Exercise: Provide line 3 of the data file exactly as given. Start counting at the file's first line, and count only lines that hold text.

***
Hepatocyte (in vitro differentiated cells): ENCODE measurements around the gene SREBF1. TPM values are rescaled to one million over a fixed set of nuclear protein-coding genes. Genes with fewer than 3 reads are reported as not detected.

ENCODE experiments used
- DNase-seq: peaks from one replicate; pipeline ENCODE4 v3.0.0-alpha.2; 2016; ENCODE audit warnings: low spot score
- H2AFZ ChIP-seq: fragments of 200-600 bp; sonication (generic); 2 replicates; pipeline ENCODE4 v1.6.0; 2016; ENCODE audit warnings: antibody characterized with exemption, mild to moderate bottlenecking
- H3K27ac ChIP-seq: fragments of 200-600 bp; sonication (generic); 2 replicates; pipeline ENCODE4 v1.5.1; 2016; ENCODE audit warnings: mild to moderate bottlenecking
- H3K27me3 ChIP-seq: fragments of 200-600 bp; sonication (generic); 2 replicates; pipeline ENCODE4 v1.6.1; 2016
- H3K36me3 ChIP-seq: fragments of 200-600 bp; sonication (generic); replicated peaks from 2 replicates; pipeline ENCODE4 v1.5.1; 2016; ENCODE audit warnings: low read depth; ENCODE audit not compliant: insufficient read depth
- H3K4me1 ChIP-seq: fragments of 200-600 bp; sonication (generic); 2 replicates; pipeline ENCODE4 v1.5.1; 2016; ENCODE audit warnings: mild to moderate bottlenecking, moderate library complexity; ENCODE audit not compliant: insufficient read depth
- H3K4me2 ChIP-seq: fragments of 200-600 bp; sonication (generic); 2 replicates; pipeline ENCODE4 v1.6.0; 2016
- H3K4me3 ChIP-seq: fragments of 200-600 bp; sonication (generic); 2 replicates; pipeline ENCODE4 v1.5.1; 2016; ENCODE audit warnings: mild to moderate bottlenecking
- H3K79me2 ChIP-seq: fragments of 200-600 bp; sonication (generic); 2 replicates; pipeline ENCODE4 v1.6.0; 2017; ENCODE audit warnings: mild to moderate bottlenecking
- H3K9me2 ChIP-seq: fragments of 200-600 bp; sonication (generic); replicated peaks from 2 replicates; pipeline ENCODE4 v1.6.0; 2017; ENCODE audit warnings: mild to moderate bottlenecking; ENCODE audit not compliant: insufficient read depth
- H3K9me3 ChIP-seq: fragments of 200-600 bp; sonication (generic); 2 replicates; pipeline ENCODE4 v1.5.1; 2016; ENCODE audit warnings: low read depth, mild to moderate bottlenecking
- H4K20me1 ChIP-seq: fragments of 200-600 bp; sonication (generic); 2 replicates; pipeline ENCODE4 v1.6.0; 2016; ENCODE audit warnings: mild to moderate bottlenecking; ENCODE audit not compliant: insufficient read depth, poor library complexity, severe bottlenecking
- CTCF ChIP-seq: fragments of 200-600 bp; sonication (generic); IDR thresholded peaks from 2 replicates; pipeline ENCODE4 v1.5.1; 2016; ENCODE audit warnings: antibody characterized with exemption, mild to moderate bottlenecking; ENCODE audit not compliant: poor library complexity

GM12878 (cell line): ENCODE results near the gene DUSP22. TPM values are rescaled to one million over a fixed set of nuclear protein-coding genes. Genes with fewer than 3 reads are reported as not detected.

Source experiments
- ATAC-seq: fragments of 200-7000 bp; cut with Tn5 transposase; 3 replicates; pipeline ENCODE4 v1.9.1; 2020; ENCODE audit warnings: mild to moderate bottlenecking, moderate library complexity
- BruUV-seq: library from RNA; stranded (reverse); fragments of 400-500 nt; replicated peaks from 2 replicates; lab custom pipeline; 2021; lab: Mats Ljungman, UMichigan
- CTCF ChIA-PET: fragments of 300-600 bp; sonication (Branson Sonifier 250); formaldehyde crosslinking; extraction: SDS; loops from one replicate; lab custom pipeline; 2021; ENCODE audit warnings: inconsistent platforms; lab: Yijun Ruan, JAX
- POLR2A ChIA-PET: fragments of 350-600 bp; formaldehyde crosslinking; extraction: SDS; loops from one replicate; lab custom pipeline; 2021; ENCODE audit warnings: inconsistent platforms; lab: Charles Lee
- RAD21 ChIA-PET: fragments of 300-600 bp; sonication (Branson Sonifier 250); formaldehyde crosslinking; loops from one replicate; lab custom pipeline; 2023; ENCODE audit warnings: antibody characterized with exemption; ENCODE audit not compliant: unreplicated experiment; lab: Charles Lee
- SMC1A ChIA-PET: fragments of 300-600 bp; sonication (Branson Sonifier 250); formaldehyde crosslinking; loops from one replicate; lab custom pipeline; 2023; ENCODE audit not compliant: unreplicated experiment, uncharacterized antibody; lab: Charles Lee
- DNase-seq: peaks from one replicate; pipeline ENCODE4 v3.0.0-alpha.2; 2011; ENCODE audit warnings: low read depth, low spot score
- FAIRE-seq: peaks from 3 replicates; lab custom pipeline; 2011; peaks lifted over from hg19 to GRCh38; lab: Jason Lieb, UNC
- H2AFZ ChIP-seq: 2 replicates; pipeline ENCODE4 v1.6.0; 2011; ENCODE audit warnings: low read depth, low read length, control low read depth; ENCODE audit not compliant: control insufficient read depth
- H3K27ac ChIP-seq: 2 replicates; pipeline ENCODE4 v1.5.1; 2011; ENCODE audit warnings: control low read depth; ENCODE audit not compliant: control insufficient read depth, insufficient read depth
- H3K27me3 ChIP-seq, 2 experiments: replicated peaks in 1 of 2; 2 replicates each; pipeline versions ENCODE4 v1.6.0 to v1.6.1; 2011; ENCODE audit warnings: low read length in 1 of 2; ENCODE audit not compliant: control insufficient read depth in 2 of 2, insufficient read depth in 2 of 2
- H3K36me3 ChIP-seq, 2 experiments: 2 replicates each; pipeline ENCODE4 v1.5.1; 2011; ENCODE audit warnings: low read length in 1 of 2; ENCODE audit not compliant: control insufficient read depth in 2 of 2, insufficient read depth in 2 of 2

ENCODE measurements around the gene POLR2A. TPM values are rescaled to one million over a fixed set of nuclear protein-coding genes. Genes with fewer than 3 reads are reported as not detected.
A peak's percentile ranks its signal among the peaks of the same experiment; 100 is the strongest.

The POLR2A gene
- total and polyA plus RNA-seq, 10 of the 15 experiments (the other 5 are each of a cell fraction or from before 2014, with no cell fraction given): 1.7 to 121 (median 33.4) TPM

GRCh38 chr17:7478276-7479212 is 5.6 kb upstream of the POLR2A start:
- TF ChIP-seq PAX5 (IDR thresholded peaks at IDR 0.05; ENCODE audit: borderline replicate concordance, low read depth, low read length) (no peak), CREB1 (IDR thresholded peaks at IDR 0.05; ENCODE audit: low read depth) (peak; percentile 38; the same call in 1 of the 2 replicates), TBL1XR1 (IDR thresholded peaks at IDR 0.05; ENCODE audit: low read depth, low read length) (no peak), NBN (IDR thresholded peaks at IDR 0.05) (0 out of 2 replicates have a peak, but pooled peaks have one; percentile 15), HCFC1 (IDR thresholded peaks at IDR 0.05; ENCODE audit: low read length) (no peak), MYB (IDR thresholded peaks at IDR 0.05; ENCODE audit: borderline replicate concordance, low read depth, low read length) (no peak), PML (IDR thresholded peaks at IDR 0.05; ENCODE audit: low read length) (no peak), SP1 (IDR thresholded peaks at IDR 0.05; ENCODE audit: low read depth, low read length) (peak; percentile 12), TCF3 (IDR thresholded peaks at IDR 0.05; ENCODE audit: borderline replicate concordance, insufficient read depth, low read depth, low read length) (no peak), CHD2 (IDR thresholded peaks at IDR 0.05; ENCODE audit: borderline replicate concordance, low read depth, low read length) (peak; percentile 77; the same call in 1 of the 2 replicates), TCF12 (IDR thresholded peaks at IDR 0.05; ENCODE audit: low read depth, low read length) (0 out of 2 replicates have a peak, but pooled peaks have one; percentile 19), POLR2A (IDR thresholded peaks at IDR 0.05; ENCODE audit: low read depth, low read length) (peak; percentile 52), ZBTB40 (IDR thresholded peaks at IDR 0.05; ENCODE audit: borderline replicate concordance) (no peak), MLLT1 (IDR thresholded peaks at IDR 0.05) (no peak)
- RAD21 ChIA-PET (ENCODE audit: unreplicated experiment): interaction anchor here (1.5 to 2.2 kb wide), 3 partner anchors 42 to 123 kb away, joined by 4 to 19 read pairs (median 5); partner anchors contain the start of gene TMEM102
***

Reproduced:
- DNase-seq: peaks from one replicate; pipeline ENCODE4 v3.0.0-alpha.2; 2016; ENCODE audit warnings: low spot score